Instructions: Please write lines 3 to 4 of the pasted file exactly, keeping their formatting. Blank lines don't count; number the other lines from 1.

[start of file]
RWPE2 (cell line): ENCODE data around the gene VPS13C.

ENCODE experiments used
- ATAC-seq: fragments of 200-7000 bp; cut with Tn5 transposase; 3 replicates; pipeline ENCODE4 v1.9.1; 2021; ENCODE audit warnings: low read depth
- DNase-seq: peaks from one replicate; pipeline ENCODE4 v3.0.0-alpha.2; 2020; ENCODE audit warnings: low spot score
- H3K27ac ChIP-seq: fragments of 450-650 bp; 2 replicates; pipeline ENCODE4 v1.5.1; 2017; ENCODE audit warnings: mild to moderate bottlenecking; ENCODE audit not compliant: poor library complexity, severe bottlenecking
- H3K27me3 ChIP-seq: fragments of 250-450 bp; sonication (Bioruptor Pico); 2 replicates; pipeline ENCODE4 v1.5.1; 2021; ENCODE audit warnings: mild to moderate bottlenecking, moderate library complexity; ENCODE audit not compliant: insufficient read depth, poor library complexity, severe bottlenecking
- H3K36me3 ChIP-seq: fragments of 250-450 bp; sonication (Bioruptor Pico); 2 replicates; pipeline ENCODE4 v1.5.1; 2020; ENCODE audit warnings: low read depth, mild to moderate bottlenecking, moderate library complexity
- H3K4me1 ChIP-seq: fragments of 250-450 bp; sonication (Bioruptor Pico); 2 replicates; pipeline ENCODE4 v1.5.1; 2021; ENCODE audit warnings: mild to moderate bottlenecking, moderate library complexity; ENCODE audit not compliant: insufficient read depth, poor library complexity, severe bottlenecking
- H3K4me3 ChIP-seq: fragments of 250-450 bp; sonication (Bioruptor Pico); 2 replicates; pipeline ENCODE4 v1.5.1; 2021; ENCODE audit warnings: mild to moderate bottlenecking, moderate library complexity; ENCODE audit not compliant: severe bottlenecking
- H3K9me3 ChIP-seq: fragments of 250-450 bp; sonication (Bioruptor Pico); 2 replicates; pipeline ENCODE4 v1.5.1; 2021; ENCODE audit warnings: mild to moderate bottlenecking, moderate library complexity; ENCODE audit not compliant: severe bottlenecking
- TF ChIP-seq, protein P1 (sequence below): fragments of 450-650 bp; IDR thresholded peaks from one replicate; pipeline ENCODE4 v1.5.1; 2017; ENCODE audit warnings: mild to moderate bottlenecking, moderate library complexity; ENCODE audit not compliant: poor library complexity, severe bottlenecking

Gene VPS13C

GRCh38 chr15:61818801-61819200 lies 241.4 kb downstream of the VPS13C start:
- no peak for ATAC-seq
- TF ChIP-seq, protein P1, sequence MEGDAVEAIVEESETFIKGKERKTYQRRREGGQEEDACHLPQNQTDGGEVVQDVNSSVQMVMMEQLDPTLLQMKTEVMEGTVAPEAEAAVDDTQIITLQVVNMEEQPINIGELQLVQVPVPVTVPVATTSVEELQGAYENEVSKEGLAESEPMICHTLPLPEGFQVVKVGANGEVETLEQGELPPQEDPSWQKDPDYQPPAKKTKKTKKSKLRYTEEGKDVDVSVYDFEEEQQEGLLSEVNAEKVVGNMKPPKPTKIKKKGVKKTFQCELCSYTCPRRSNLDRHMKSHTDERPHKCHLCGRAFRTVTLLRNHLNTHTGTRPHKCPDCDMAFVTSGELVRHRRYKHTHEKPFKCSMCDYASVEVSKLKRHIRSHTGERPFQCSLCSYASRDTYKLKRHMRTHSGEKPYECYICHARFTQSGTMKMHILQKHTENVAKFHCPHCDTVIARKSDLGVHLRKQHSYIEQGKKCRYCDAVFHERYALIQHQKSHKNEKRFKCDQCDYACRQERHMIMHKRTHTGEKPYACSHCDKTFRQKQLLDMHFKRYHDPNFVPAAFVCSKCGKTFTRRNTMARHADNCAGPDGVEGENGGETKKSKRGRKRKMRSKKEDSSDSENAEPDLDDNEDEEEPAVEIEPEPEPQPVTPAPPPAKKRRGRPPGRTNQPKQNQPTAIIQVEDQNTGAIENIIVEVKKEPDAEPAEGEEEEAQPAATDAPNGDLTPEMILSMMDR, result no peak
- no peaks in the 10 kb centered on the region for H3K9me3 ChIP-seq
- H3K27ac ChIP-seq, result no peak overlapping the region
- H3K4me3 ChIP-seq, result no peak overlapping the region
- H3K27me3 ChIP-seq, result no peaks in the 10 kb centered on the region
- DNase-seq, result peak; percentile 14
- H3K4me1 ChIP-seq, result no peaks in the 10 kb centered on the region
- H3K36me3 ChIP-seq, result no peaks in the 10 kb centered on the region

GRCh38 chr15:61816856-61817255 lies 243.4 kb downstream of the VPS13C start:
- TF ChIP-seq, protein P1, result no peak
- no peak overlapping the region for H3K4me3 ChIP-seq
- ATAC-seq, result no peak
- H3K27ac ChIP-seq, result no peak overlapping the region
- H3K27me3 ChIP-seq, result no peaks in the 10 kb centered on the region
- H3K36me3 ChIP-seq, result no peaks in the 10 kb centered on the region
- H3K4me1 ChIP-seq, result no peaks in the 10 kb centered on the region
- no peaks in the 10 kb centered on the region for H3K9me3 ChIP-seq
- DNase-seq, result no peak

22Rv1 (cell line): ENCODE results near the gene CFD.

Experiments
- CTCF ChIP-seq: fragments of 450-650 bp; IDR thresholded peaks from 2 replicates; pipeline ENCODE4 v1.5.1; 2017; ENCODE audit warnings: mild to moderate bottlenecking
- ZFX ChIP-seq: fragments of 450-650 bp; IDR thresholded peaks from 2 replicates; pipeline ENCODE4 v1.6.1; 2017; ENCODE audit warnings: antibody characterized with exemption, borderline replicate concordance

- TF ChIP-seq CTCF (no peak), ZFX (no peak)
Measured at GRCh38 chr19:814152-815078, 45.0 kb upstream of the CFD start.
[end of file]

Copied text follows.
- ATAC-seq: fragments of 200-7000 bp; cut with Tn5 transposase; 3 replicates; pipeline ENCODE4 v1.9.1; 2021; ENCODE audit warnings: low read depth
- DNase-seq: peaks from one replicate; pipeline ENCODE4 v3.0.0-alpha.2; 2020; ENCODE audit warnings: low spot score